14. INEP. Inep Divulga Dados InéDitos Sobre Fluxo Escolar Na EducaçãO BáSica; INEP: Sao Paulo, Brazil, 2017.
  15. Gray, C.C.; Perkins, D. Utilizing early engagement and machine learning to predict student outcomes. Comput. Educ. 2019, 131, 22–32. [Google Scholar] [CrossRef]
  16. Blieck, Y.; Kauwenberghs, K.; Zhu, C.; Struyven, K.; Pynoo, B.; Depryck, K. Investigating the relationship between success factors and student participation in online and blended learning in adult education. J. Comput. Assist. Learn. 2019, 1, 15. [Google Scholar] [CrossRef]
  17. Jacobsen, D.Y. Dropping Out or Dropping In? A Connectivist Approach to Understanding Participants’ Strategies in an e-Learning MOOC Pilot. Technol. Knowl. Learn. 2019, 24, 1–21. [Google Scholar] [CrossRef]
  18. Zhu, X.; Davidson, I. Knowledge Discovery and Data Mining: Challenges and Realities; IGI Global: Hershey, PA, USA, 2007. [Google Scholar] [CrossRef]
  19. Shahiri, A.M.; Husain, W.; Rashid, N.A. A Review on Predicting Student’s Performance Using Data Mining Techniques. Procedia Comput. Sci. 2015, 72, 414–422. [Google Scholar] [CrossRef]
  20. Chen, C.; Liaw, A.; Breiman, L. Using Random Forest to Learn Imbalanced Data; Technical report; University of California: Berkeley, CA, USA, 2004. [Google Scholar]
  21. Breiman, L. Random Forests. Mach. Learn. 2001, 45, 5–32. [Google Scholar] [CrossRef]
  22. Lemaître, G.; Nogueira, F.; Aridas, C.K. Imbalanced-learn: A Python Toolbox to Tackle the Curse of Imbalanced Datasets in Machine Learning. J. Mach. Learn. Res. 2017, 18, 1–5. [Google Scholar]
  23. He, H.; Garcia, E.A. Learning from Imbalanced Data. IEEE Trans. Knowl. Data Eng. 2009, 21, 1263–1284. [Google Scholar] [CrossRef]
  24. He, H.; Bai, Y.; Garcia, E.A.; Li, S. ADASYN: Adaptive synthetic sampling approach for imbalanced learning. In Proceedings of the 2008 IEEE International Joint Conference on Neural Networks (IEEE World Congress on Computational Intelligence), Hong Kong, China, 1–8 June 2008; pp. 1322–1328. [Google Scholar] [CrossRef]
  25. Kubat, M.; Matwin, S. Addressing the Curse of Imbalanced Training Sets: One-Sided Selection. In Proceedings of the Fourteenth International Conference on Machine Learning, Burlington, MA, USA, 8–12 July 1997; pp. 179–186. [Google Scholar]
  26. Schuller, B.W.; Steidl, S.; Batliner, A. The INTERSPEECH 2009 emotion challenge. In Proceedings of the 10th Annual Conference of the International Speech Communication Association, Brighton, UK, 6–10 September 2009. [Google Scholar]
  27. Kaya, H.; Karpov, A.A. Efficient and effective strategies for cross-corpus acoustic emotion recognition. Neurocomputing 2018, 275, 1028–1034. [Google Scholar] [CrossRef]
  28. He, H.; Ma, Y. Imbalanced Learning: Foundations, Algorithms, and Applications; Wile: Hoboken, NJ, USA, 2013. [Google Scholar]
  29. Drummond, C. C4.5, Class Imbalance, and Cost Sensitivity: Why Under-Sampling beats OverSampling. In Proceedings of the Twentieth International Conference on Machine Learning (ICML-2003), Washington, DC, USA, 21–24 August 2003. [Google Scholar]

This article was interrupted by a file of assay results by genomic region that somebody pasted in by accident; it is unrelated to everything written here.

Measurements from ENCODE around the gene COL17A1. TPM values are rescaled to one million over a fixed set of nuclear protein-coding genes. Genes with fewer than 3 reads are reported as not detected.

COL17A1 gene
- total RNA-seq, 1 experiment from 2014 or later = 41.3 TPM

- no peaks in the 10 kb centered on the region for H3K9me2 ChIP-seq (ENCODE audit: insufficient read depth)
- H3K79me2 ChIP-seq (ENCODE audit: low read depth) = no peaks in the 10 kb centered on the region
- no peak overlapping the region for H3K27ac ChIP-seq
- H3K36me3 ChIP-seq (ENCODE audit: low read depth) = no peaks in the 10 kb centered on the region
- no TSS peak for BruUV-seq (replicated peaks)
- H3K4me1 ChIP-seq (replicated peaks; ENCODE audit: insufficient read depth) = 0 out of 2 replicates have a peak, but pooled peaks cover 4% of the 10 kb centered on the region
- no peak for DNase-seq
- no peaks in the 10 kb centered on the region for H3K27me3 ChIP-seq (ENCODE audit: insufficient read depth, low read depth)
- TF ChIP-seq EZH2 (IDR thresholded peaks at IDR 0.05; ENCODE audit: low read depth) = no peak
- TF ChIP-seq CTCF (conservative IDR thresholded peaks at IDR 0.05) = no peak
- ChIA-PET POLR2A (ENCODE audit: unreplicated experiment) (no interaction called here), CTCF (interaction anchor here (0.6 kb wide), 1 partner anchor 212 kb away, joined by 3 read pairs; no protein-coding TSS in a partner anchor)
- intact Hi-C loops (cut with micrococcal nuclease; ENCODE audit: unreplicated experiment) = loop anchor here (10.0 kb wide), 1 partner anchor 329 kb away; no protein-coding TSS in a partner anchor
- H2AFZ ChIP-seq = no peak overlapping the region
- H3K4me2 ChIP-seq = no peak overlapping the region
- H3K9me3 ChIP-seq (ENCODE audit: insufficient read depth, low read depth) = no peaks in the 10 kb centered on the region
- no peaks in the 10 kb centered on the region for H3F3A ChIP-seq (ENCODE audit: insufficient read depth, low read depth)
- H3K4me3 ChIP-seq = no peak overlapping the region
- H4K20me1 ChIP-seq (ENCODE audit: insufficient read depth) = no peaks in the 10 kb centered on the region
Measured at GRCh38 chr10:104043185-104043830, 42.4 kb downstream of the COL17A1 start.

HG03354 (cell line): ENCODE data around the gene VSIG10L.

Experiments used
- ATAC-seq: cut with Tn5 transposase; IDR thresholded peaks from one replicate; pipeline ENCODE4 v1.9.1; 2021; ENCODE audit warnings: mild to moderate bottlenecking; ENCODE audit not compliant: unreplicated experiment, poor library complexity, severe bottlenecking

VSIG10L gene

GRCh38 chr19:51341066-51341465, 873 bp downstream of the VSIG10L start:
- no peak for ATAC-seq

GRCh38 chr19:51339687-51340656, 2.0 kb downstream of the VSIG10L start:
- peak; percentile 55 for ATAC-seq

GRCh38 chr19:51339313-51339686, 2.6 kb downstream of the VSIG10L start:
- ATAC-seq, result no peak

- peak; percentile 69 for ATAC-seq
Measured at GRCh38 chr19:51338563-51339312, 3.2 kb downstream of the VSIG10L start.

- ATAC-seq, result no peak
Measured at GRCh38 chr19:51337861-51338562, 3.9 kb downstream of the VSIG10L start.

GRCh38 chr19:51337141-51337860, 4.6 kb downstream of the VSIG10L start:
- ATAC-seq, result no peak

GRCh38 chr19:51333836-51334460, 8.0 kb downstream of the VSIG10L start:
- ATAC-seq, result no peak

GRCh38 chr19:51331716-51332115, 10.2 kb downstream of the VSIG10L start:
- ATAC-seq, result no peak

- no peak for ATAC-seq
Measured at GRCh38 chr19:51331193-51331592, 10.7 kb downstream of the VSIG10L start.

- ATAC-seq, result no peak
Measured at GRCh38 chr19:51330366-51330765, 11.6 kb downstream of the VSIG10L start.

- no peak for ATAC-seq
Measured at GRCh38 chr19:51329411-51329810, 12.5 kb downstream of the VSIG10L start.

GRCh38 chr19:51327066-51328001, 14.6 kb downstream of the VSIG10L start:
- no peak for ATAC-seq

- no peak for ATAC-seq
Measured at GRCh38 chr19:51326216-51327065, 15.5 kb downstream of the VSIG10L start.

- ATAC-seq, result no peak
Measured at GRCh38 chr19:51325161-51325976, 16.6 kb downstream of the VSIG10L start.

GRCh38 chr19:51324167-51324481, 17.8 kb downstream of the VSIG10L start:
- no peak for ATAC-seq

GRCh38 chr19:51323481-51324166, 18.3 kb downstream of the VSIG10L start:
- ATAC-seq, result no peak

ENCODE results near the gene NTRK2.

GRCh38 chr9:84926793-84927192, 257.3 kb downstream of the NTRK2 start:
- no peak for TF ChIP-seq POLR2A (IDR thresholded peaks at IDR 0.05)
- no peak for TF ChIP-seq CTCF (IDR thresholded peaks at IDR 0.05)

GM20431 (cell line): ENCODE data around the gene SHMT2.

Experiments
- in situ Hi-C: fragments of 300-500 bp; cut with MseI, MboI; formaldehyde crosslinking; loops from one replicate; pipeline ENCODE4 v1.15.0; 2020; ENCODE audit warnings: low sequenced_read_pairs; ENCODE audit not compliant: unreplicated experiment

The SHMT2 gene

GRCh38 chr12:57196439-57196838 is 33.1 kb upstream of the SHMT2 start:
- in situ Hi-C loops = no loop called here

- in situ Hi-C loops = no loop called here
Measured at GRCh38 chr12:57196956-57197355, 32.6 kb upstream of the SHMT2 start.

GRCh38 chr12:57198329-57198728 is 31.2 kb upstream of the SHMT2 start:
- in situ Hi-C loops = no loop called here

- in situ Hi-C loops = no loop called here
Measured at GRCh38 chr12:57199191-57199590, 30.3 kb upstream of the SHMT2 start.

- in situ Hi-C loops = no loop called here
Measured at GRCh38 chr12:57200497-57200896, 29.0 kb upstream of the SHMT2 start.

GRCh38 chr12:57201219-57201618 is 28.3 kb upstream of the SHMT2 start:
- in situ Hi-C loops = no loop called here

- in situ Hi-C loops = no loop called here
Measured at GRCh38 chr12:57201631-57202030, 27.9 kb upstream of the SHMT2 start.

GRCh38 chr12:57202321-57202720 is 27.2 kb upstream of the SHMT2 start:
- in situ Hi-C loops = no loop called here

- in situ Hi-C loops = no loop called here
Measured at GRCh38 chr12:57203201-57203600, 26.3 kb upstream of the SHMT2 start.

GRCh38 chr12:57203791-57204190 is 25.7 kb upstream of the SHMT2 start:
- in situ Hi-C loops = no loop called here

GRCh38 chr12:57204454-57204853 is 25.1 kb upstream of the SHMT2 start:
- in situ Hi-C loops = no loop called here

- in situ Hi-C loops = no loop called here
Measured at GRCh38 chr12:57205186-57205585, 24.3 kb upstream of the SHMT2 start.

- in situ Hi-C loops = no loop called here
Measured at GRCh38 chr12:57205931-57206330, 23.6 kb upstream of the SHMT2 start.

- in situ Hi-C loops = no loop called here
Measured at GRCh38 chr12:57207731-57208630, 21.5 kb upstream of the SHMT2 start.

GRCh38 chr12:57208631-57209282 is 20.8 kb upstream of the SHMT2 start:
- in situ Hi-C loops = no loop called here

30. Dittman, D.J.; Khoshgoftaar, T.M.; Wald, R.; Napolitano, A. Comparison of Data Sampling Approaches for Imbalanced Bioinformatics Data. In Proceedings of the Twenty-Seventh International Florida Artificial Intelligence Research Society Conference, Pensacola Beach, FL, USA, 21–23 May 2014. [Google Scholar]
  31. Liu, X.Y.; Wu, J.; Zhou, Z.H. Exploratory under-sampling for class-imbalance learning. In Proceedings of the Sixth International Conference on Data Mining, Hong Kong, China, 18–22 December 2006; pp. 965–969. [Google Scholar]
  32. Witten, I.H.; Frank, E.; Hall, M.A.; Pal, C.J. Data Mining Practical Machine Learning Tools and Techniques; Elsevier: Amsterdam, The Netherlands, 2016; p. 654. [Google Scholar]
  33. Rieger, S.A.; Muraleedharan, R.; Ramachandran, R.P. Speech based emotion recognition using spectral feature extraction and an ensemble of kNN classifiers. In Proceedings of the 9th International Symposium on Chinese Spoken Language Processing, Singapore, 12–14 September 2014; pp. 589–593. [Google Scholar] [CrossRef]
  34. Grósz, T.; Gosztolya, G.; Tóth, L. Training Context-Dependent DNN Acoustic Models Using Probabilistic Sampling. In Proceedings of the 8th Annual Conference of the International Speech Communication Association, Stockholm, Sweden, 20–24 August 2017; pp. 1621–1625. [Google Scholar] [CrossRef]
  35. Lawrence, S.; Burns, I.; Back, A.; Tsoi, A.C.; Giles, C.L. Neural Network Classification and Prior Class Probabilities. In Neural Networks: Tricks of the Trade, 2nd ed.; Montavon, G., Orr, G.B., Müller, K.R., Eds.; Springer: Berlin/Heidelberg, Germany, 2012; pp. 295–309. [Google Scholar] [CrossRef]
  36. Ting, K.M. Confusion Matrix. In Encyclopedia of Machine Learning and Data Mining; Springer: Boston, MA, USA, 2017; p. 260. [Google Scholar] [CrossRef]
  37. Pedregosa, F.; Varoquaux, G.; Gramfort, A.; Michel, V.; Thirion, B.; Grisel, O.; Blondel, M.; Prettenhofer, P.; Weiss, R.; Dubourg, V.; et al. Scikit-learn: Machine Learning in Python. J. Mach. Learn. Res. 2011, 12, 2825–2830. [Google Scholar]
  38. Swets, J.A. Measuring the accuracy of diagnostic systems. Science 1988, 240, 1285–1293. [Google Scholar] [CrossRef] [PubMed]
  39. Bradley, A.P. The use of the area under the ROC curve in the evaluation of machine learning algorithms. Pattern Recognit. 1997, 30, 1145–1159. [Google Scholar] [CrossRef]
  40. Haykin, S. Redes Neurais, 2nd ed.; Bookman Companhia ED: Porto Alegre, Brazil, 2001. [Google Scholar]
  41. Hornik, K.; Stinchcombe, M.; White, H. Multilayer feedforward networks are universal approximators. Neural Netw. 1989, 2, 359–366. [Google Scholar] [CrossRef]